The suburbs are weird, aren’t they? I mean, by their very nature. Central London has long been a well-defined place. City walls, city gates, parish boundaries, main roads and the river have meant that for centuries the different places in London have been pretty clearly delineated. Granted, there’s the occasional dispute about, e.g., where the West End ends, and there are new places like Fitzrovia and Chinatown to contend with, but by and large you know where you are.

The suburbs, though, are different. You can’t really have suburbs until you have decent transport, so the area we now tend to think of as “suburbia” didn’t really exist until the 19th century. And I know I go on about the railways in London quite a lot, but the fact is that they were absolutely instrumental to the formation of Greater London.

For instance, take where I live – Colliers Wood. Where is Colliers Wood? It’s at the southern end of the Northern Line (incidentally, it’s a geographical irony that the Northern Line goes further south than any other Tube line). When was it founded? Well, basically, Colliers Wood-the-place didn’t exist until 1926, when the Tube station was opened. The area wasn’t exactly desolate and uninhabited, but this place as a whole was known as Merton. Colliers Wood was a local landmark that hadn’t existed for about fifty years when the Tube came along. Had the Underground station been named something different, I might well consider myself a resident of Merton Abbey, or Haydons Road, or Tooting-on-Tube.

The last may seem like a flight of fancy, but know this – there nearly was a suburb with an equally stupid name. When the London and Southampton Railway opened their station a little way south of the busy market town of Kingston, they planned to call it Kingston-upon-Railway. Because it sort-of served Kingston, but not quite. Good sense eventually prevailed, and it was renamed in 1869. The original Surbiton was a small village, also not-quite-served by the new station. However, the station and its railway line were very convenient for commuters, and so a town grew up around the station. The station was called Surbiton, so, inevitably, was the town around it. What if the station had been called something else? Would we even have a Surbiton today? Would we think of Kingston-upon-Railway as the main town, and Kingston-upon-Thames be relegated to the status of “Old Kingston” or some such?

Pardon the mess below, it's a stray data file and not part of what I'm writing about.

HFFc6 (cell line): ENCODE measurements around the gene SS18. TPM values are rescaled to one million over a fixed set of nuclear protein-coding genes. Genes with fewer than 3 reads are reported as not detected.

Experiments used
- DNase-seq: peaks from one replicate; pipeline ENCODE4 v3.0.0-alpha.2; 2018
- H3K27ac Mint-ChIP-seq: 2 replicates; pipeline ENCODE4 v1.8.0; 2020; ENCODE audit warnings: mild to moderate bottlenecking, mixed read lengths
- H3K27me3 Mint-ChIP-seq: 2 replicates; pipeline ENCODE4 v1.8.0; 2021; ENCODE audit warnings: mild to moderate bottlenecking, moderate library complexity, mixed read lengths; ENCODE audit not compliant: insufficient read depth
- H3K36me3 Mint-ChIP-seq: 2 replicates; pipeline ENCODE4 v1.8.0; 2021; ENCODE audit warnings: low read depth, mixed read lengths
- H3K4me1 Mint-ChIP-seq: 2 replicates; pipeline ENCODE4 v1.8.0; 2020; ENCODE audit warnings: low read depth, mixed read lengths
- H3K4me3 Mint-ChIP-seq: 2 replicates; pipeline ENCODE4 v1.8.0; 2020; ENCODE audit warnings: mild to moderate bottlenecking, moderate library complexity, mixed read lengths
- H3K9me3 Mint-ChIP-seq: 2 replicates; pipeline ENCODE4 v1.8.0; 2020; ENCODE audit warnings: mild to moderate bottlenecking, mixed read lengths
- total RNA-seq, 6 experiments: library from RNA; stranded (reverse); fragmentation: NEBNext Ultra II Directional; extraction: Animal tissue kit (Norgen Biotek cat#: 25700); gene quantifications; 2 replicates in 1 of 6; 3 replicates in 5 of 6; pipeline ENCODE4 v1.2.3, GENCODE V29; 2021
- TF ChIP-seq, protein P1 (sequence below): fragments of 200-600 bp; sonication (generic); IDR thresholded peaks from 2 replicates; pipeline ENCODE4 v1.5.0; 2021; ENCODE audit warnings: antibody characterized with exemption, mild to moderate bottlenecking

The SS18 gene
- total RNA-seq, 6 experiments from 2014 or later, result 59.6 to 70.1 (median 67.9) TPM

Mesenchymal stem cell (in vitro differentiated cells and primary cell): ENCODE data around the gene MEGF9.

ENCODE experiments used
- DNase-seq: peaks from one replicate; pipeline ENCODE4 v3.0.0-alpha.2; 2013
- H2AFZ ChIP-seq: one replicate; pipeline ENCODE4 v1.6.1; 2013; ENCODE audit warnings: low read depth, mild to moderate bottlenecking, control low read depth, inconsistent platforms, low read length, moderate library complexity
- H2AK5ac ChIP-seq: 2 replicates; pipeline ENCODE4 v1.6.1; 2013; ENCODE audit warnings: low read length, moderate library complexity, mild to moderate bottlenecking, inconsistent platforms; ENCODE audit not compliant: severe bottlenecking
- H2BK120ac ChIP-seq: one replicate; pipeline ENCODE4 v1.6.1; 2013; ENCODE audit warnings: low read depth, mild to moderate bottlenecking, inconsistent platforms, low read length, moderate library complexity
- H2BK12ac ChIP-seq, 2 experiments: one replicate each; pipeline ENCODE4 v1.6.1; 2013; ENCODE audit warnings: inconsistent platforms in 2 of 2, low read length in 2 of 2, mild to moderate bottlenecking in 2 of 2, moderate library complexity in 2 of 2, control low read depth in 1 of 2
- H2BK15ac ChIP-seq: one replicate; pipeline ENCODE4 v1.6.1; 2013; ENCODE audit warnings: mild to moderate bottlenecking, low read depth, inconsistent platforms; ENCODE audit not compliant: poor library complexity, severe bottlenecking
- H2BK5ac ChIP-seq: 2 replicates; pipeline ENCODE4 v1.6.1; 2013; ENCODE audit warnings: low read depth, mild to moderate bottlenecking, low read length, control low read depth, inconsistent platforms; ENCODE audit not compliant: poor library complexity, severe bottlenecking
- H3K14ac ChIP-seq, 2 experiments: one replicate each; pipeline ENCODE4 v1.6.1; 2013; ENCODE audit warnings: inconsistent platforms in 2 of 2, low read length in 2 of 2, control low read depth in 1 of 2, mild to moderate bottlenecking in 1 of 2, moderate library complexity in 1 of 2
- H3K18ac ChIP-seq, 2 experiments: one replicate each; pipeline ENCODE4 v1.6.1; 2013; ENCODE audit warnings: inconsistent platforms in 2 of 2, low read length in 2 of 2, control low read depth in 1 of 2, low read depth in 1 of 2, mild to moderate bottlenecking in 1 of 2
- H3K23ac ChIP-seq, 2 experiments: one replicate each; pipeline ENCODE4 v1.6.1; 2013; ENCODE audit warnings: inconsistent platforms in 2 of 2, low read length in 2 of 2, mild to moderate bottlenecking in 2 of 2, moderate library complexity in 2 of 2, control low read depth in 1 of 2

I suspect a few of the suburbs, such as Hampton Wick, wouldn’t really be anything more than a theoretical concept were it not for their railway stations. Hampton Wick has little by way of a focal point other than its station. Certain other suburbs, lacking notability, were absorbed by others as the commuter towns expanded – Lonesome being a case in point, once a village in its own right and now just a part of Streatham.

And this brings me on to the strange case of Fulwell. Fulwell is one of those places that always feels as if it’s on the verge of vanishing, as I had cause to reflect when I went there for a party on Saturday. It’s quite old, its name may have derived from “foul well” (so good work on getting that renamed, I suppose). It doesn’t really have a high street to speak of – a few shops, but nothing to distinguish it from the outlying parts of Twickenham or Teddington, on whose borders it lies. Its major landmark is the bus garage, pictured above right, but that’s more of an obstacle than a focal point. There is a railway station, sure, but it’s an unmanned two-platform branch line affair in a back street. I’m not clear exactly where it begins and ends. I reckon that, were the station to be renamed, the town would cease to exist altogether, torn between Teddington and Twickenham. It’s usually at this point that a bunch of angry residents of the area post a huge rant in the comments section about how I’m wrong and stupid, so scroll down to skip straight to that.

Yet right next to Fulwell, but a short walk from the station, you have Hampton Hill – nothing but a high street really, yet nobody would dispute the validity of its existence. Damned if I understand the suburbs.